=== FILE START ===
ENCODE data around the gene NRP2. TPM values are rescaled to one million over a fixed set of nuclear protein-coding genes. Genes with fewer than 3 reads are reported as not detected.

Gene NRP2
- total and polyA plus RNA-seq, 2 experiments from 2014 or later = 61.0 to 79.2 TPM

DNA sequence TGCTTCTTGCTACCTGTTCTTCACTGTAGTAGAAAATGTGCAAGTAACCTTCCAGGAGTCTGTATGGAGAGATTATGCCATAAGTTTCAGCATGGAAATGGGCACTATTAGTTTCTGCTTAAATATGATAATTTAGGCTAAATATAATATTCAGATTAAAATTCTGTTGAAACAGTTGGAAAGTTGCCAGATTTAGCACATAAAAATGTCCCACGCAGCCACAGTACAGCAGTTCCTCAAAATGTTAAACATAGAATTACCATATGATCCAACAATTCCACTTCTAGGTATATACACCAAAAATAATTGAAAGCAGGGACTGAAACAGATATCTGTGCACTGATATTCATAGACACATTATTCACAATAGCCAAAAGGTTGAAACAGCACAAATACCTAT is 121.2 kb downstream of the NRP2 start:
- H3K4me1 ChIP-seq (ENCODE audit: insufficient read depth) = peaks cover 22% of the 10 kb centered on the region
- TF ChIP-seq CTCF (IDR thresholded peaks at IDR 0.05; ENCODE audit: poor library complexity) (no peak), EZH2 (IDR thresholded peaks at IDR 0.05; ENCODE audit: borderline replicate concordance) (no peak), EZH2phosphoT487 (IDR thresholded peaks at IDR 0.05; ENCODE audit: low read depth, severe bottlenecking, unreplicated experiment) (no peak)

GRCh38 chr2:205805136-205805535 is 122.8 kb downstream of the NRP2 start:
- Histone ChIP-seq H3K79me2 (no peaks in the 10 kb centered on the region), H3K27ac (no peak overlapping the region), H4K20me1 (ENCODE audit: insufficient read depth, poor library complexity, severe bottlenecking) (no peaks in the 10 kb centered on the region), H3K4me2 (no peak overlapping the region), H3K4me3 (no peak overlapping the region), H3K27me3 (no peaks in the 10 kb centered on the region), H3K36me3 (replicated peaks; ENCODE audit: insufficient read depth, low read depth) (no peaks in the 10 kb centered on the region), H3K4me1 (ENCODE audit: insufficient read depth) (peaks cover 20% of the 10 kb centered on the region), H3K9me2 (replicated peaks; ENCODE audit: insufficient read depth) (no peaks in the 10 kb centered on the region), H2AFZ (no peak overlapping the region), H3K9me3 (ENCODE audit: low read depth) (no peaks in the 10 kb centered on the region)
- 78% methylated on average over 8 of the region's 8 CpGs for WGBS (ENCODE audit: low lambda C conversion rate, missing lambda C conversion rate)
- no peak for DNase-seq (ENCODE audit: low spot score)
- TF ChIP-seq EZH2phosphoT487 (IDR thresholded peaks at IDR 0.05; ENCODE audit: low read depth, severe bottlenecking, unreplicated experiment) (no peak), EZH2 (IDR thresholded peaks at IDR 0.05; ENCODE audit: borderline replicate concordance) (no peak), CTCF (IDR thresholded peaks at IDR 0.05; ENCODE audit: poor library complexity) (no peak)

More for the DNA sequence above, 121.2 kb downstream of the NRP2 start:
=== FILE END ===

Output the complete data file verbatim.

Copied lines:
ENCODE data around the gene NRP2. TPM values are rescaled to one million over a fixed set of nuclear protein-coding genes. Genes with fewer than 3 reads are reported as not detected.

Gene NRP2
- total and polyA plus RNA-seq, 2 experiments from 2014 or later = 61.0 to 79.2 TPM

DNA sequence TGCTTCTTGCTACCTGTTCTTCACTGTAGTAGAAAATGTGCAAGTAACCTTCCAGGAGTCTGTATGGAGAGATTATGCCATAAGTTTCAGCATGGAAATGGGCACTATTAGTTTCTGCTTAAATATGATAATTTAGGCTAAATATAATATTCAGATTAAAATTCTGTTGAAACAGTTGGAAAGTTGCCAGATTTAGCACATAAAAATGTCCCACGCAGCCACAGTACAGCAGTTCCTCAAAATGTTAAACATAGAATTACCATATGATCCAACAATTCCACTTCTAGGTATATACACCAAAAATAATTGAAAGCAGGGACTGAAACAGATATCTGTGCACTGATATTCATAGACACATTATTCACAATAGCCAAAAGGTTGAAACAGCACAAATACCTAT is 121.2 kb downstream of the NRP2 start:
- H3K4me1 ChIP-seq (ENCODE audit: insufficient read depth) = peaks cover 22% of the 10 kb centered on the region
- TF ChIP-seq CTCF (IDR thresholded peaks at IDR 0.05; ENCODE audit: poor library complexity) (no peak), EZH2 (IDR thresholded peaks at IDR 0.05; ENCODE audit: borderline replicate concordance) (no peak), EZH2phosphoT487 (IDR thresholded peaks at IDR 0.05; ENCODE audit: low read depth, severe bottlenecking, unreplicated experiment) (no peak)

GRCh38 chr2:205805136-205805535 is 122.8 kb downstream of the NRP2 start:
- Histone ChIP-seq H3K79me2 (no peaks in the 10 kb centered on the region), H3K27ac (no peak overlapping the region), H4K20me1 (ENCODE audit: insufficient read depth, poor library complexity, severe bottlenecking) (no peaks in the 10 kb centered on the region), H3K4me2 (no peak overlapping the region), H3K4me3 (no peak overlapping the region), H3K27me3 (no peaks in the 10 kb centered on the region), H3K36me3 (replicated peaks; ENCODE audit: insufficient read depth, low read depth) (no peaks in the 10 kb centered on the region), H3K4me1 (ENCODE audit: insufficient read depth) (peaks cover 20% of the 10 kb centered on the region), H3K9me2 (replicated peaks; ENCODE audit: insufficient read depth) (no peaks in the 10 kb centered on the region), H2AFZ (no peak overlapping the region), H3K9me3 (ENCODE audit: low read depth) (no peaks in the 10 kb centered on the region)
- 78% methylated on average over 8 of the region's 8 CpGs for WGBS (ENCODE audit: low lambda C conversion rate, missing lambda C conversion rate)
- no peak for DNase-seq (ENCODE audit: low spot score)
- TF ChIP-seq EZH2phosphoT487 (IDR thresholded peaks at IDR 0.05; ENCODE audit: low read depth, severe bottlenecking, unreplicated experiment) (no peak), EZH2 (IDR thresholded peaks at IDR 0.05; ENCODE audit: borderline replicate concordance) (no peak), CTCF (IDR thresholded peaks at IDR 0.05; ENCODE audit: poor library complexity) (no peak)

More for the DNA sequence above, 121.2 kb downstream of the NRP2 start: